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Double D Trailer’s ‘Best Buy’ List of Trailer Safety Gear

Last updated December 18, 2023 by Brad Heath

At Double D Trailers, we prioritize safety in every aspect, from our trailer designs to the gear we recommend for your horses. In this updated guide, we’ve curated a list of essential safety gear for ensuring your equine companions travel in comfort and security.

Head Protection: Advanced Head Bumpers

If you have a horse that tends to rear up in the trailer, then a head bumper is an absolute must.  This will provide extra protection to his poll area during travel.  In one case we know of, a veterinarian stated that a head bumper surely prevented a brain bleed after the horse reared into the ceiling of the trailer.

Our favorite type of bumper is the kind that easily clips in place without needing to remove the halter. The Shipping Head Bumper from Dover Saddlery is an excellent example with a leather exterior and a thick felt lining.  The clips that attach to the halter are made of metal instead of the plastic you will find on other brands.

> The SafeBump roof from Double D Trailers is also specially designed to protect your horse’s head on impact.  Learn more here.

Double D Trailers Approved Shipping Head Bumper

Protect Those Delicate Legs:  Leg Wraps

Let’s face it.  Horse legs are delicate!  For such a powerful and fast moving creature, horse legs are very prone to injury.  Once a serious leg injury occurs, it can be difficult to rehab because horses are almost always on their feet.  Typical shipping wraps with quilted pads and wrapped bandages should extend from below the coronary band and the bulbs of the heel up to the knee or hock joint.  These long bandage wraps can also be a royal pain to roll up and wash.

Luckily, there is an easier option!  Shipping boots cover the same area and come with quick Velcro straps.  The main advantage here is that they can be applied quickly, provide the same protection, and are easier to store and wash.

StateLine Tack offers a great set of shipping boots manufactured by Amigo.  We like that these boots provide full coverage from the fetlocks all the way up to the knee and hock joints.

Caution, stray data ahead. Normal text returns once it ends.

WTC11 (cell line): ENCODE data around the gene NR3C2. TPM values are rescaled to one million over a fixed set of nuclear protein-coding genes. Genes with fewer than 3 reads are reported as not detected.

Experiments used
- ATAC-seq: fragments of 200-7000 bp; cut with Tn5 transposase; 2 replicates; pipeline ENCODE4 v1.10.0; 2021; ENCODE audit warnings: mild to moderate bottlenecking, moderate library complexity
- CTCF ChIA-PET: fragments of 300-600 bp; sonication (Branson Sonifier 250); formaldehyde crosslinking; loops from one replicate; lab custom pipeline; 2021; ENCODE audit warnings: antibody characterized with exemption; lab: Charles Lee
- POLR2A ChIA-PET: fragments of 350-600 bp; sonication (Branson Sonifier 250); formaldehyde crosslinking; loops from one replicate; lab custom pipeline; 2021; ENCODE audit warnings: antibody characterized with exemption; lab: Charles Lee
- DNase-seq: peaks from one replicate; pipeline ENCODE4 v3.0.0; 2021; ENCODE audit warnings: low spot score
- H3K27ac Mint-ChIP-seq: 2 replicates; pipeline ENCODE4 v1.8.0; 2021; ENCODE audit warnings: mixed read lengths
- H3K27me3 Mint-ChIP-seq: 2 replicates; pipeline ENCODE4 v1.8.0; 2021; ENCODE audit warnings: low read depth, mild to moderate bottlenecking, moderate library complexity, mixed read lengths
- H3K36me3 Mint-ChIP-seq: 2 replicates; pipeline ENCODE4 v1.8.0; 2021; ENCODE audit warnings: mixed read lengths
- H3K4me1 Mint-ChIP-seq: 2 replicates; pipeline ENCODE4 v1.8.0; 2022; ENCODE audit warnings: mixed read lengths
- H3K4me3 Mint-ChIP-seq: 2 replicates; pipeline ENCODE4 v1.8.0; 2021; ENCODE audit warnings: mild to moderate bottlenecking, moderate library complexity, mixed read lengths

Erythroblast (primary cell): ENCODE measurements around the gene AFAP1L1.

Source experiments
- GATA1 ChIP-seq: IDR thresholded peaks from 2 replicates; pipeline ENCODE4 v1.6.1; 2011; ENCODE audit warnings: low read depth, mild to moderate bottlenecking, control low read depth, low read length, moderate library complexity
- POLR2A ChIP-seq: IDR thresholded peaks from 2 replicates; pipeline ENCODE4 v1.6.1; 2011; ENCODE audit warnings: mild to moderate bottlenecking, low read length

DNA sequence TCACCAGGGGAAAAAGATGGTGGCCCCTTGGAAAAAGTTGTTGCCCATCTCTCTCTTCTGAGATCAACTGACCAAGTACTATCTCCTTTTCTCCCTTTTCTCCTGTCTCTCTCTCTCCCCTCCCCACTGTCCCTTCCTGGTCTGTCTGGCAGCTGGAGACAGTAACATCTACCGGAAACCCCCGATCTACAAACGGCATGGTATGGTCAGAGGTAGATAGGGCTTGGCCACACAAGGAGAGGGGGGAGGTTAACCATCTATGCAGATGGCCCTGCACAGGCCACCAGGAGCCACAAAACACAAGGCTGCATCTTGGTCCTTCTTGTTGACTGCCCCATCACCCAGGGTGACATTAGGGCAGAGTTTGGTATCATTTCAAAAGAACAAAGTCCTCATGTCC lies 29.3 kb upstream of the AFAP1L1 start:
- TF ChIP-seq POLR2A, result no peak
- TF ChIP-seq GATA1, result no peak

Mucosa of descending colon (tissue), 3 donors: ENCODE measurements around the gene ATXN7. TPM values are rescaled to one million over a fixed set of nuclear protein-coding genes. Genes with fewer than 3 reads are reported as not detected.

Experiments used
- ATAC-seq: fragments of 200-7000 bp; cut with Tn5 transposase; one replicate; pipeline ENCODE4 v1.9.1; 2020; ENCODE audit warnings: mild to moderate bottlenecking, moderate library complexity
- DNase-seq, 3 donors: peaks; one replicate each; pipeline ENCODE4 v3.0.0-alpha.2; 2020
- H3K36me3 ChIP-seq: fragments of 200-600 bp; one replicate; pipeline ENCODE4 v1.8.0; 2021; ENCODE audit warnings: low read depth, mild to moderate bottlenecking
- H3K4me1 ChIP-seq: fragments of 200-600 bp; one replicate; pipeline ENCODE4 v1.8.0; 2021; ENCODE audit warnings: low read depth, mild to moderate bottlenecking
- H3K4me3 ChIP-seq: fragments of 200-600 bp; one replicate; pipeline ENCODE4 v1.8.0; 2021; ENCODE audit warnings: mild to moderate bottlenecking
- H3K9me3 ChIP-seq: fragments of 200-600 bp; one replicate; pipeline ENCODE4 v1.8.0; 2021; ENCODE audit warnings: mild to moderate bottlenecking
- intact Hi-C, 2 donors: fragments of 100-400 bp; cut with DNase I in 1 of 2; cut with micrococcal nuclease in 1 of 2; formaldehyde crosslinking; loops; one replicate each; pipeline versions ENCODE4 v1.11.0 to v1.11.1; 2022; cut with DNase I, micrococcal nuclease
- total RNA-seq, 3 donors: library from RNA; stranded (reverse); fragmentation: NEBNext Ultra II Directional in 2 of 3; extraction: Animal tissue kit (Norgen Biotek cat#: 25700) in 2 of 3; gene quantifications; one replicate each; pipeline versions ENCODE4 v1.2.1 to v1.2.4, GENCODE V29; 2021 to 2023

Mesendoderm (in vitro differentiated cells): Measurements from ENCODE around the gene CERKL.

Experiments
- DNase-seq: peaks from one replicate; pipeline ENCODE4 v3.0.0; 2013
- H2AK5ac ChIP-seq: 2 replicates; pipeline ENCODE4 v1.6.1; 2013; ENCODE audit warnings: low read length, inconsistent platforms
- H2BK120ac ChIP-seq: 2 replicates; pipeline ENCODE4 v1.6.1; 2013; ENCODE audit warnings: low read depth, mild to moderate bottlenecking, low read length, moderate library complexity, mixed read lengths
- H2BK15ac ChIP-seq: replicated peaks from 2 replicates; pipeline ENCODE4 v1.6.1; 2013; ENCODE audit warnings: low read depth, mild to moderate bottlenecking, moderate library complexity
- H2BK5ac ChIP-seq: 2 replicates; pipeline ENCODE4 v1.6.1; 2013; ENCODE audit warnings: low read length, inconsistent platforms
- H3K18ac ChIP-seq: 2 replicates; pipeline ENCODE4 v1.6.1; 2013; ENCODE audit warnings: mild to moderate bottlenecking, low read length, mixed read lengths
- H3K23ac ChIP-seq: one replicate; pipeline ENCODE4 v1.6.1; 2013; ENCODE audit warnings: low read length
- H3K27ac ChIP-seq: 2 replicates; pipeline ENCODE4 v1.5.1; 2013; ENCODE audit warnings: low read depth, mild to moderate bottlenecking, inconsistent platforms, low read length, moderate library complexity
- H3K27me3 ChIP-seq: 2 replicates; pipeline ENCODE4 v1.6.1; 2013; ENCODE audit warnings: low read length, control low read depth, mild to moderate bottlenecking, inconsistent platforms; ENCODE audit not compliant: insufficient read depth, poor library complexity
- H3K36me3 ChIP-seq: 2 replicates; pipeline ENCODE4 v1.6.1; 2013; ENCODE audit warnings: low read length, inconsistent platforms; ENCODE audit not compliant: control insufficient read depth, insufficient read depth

Double D Trailers Approved Leg Wraps for Horses

Safety Breakaway Halter

When a horse panics in the horse trailer, the worst can happen in the blink of an eye.  If your horse is tied using a non-breakable nylon lead and halter, a bad situation can turn into a fatal accident.  That is why we highly recommend you use breakaway style halters.

A breakaway halter, like the one found at The Equestrian Collection has a full leather crown piece that snaps under a panic load.  We prefer this type of halter over the kind that only has a small 3” leather section on the side of the harness.

Double D Trailers Approved Safety Halter for Horses


Breakaway Trailer Ties

Likewise, a breakaway set of trailer ties, like the Tie-Safe Breakaway Horse Trailer Ties from Smith Brother’s will release under a panic load.  These ties have a patented Velcro design that releases without any snap-back danger.

Regardless of which breakaway trailer tie you choose, make sure it is long enough that your horse is able to drop their head to clear particulate matter from his respiratory tract.  This is one step that will help your horse avoid stress and health problems like stress-induced shipping fever.

Tie-Safe Breakaway Trailer Tie

No More Rubs and Bruises:  Tail Wrap

Tail rubs are painful and unsightly, but a tail guard can protect the top of the tail from bumps and rubs.  Alyse from Hastilow USA Saddlery shared, “We always recommend using a tail guard over top of a tail wrap to ensure the entire coccyx is protected.”

One of the best brands to use is the Prolite Tail Guard.  The foam used in this product absorbs and disperses pressure and impact, which cushions and protects the dock of the tail and bone.

Double D Trailers Approved Horse Tail Guard

Ensure Proper Nutrition and Hydration:  Hay Nets and a Water Bucket